Name: Strong Bad's Cool Game for Attractive People Episode 1: Homestar Ruiner
Genre: Point-and-Click Adventure
Platform: WiiWare, PC (Reviewed for PC)
Ever since Telltale announced their PC (and WiiWare) adaptation of the popular Homestar Runner video series I have waited, wondering what they would be able to pull off on the system. I was also curious to see how they would be able to take the Homestar Runner cartoons, which are usually 1-3 minute quotable shorts based in a world filled with odd characters, and adapt them into a video game series. I had faith, because Telltale has yet to let me down, but I was definitely skeptical about the game. Now, having played through the first episode, Strong Bad's Cool Game for Attractive People Episode 1: Homestar Ruiner, I am happy to report that they did a pretty nice job.
The basic controls are nearly exactly like Sam & Max’s, involving pointing and clicking on different objects in order to interact with them. It’s a proven formula, dating back to the early Lucasarts titles of the 1990’s, and the revival is in full swing thanks to Telltale. There is plenty to do aside from working your way through the plot of the game, which follows Strongbad as he attempts to ruin Homestar’s life (in lieu of “beating the snot out of him”). Playing Snake Boxer 5, creating Teen Girl Squad Cartoons, The Cheat into the washing machine all serve as interesting enough distractions and extend the game's somewhat short playtime.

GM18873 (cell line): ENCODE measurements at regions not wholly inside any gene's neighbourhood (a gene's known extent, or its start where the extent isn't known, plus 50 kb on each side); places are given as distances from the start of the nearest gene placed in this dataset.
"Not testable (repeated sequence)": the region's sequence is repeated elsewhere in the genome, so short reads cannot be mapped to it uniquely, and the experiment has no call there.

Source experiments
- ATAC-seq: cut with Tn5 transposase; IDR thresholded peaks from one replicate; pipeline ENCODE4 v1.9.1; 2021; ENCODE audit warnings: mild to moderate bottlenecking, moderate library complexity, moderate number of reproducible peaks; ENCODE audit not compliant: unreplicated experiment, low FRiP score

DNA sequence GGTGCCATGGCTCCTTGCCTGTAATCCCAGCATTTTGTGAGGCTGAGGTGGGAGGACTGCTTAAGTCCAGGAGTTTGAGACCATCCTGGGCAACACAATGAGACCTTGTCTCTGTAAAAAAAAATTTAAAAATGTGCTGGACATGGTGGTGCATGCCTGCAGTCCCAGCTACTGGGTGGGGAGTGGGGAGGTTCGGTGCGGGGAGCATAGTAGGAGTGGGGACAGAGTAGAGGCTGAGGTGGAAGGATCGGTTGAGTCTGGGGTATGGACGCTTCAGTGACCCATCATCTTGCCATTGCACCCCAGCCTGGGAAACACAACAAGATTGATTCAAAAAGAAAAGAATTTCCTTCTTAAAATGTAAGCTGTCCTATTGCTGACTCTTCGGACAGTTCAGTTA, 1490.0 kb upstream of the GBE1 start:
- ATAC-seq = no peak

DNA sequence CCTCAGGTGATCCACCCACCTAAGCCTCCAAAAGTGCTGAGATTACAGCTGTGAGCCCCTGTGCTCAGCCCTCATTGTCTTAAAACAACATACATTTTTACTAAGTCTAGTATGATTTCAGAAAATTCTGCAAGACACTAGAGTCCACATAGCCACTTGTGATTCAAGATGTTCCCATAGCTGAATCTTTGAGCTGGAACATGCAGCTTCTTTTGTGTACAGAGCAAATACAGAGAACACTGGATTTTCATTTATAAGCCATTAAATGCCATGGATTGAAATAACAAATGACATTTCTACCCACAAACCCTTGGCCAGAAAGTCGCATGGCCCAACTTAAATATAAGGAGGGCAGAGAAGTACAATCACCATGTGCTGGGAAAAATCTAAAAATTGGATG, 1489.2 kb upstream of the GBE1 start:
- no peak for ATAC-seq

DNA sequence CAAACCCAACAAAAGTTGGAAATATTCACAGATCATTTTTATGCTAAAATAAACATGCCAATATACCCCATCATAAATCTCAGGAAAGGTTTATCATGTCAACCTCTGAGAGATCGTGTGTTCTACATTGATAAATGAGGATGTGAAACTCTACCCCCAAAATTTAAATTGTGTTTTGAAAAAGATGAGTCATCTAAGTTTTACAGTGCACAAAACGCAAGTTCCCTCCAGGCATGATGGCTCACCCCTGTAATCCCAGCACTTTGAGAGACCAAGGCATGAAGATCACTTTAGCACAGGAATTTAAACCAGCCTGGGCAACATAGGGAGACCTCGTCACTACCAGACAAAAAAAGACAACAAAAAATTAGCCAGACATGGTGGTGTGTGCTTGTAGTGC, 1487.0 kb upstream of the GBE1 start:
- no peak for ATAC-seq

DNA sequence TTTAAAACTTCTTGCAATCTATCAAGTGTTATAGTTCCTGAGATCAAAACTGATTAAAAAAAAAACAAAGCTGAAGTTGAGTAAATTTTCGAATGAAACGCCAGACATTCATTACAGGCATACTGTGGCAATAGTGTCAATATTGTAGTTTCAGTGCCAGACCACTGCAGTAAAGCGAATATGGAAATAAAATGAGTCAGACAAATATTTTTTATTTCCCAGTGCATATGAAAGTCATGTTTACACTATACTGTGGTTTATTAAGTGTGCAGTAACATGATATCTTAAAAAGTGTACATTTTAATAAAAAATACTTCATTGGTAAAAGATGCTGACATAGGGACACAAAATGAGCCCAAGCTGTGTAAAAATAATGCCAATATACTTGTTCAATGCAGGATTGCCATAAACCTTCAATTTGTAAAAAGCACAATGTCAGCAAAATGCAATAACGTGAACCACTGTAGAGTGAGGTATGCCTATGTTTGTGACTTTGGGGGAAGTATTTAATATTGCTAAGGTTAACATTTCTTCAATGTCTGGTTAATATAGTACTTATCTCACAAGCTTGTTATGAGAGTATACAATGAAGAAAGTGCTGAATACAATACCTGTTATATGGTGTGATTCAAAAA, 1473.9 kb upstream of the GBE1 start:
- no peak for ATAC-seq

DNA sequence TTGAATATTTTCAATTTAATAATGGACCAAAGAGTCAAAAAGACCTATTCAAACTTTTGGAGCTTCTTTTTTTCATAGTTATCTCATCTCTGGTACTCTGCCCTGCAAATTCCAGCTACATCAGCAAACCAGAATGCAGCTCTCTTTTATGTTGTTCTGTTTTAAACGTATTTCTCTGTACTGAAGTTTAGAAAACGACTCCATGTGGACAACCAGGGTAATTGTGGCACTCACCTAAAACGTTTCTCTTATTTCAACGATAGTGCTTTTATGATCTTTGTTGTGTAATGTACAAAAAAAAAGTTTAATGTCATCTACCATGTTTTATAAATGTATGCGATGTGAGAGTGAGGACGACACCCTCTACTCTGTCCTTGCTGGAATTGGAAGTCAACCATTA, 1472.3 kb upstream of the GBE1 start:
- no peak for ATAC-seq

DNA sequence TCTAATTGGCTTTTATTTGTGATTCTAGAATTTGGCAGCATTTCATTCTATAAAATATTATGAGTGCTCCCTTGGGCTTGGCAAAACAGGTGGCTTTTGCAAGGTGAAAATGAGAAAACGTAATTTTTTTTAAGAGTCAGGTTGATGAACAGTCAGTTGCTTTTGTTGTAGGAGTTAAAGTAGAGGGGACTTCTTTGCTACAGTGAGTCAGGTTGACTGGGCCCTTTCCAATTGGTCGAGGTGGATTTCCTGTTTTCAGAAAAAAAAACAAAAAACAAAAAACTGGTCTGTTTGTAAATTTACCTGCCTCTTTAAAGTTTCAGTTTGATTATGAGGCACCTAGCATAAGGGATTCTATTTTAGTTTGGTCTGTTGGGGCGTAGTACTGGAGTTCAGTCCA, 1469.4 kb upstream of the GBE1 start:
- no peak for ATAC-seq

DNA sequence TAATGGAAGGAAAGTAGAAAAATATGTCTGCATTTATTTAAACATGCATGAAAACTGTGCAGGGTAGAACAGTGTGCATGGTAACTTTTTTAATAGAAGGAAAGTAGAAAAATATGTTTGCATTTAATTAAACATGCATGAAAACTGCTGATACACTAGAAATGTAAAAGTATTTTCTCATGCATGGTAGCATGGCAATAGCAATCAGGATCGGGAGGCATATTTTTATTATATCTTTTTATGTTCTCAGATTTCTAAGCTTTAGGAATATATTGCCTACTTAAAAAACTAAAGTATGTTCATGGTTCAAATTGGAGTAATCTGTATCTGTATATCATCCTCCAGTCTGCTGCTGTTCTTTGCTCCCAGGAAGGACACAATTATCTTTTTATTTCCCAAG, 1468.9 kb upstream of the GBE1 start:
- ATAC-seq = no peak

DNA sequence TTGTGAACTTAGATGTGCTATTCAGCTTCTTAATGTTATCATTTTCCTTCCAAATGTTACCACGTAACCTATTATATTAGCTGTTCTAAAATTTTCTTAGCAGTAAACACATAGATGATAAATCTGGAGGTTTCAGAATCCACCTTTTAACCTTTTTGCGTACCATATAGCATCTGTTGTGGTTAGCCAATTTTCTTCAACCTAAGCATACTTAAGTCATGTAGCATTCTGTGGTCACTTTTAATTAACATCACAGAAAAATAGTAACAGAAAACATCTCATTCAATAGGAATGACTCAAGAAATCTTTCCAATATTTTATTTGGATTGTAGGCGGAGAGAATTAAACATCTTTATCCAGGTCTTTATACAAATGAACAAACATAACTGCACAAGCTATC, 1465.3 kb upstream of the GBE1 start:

As a point-and-click adventure, the gameplay relies on well created puzzles in order to impose challenges throughout the game. It definitely feels unique, and thanks to some clever sections of the game it was made clear that Telltale has a little more planned for the series than I had originally anticipated. Stealth segments, which are a fairly untouched territory in the genre, serve as a welcome addition to the title, and the game can prove quite challenging as it approaches the end.
Some aspects of the game aren’t as well developed as the puzzles, and detract slightly from the experience. The game will occasionally give you a new costume piece of outfit to wear, upping the games collectible count significantly. Unfortunately, these can only be used in the game’s creepy otherworldly dressing room, and it feels a bit unnecessary because of that. You are able to take pictures of your character and send them to friends, but that doesn’t really make it any more than a very temporary amusement. The puzzles, while often humorous, also occasionally fall flat, leading to more “Oh, that’s what I had to do?” moments than hoped.
Even without intimate knowledge of the Homestar Runner universe the jokes definitely land, partially because much of the humor of the series is based in the world of the bizarre. While having background knowledge for the characters would definitely make the game better, Telltale carefully crafted around it, assuring that not knowing about “The Cheat” or “Coach Z” would never hinder your progress in the game. However, it appears that they weren’t able to perfectly hit their stride in terms of puzzle creation, and this episode definitely has some of the early-season jitters that the first few episodes of Sam & Max had. Even so, for fans of the series or the genre the purchase shouldn’t even be a question.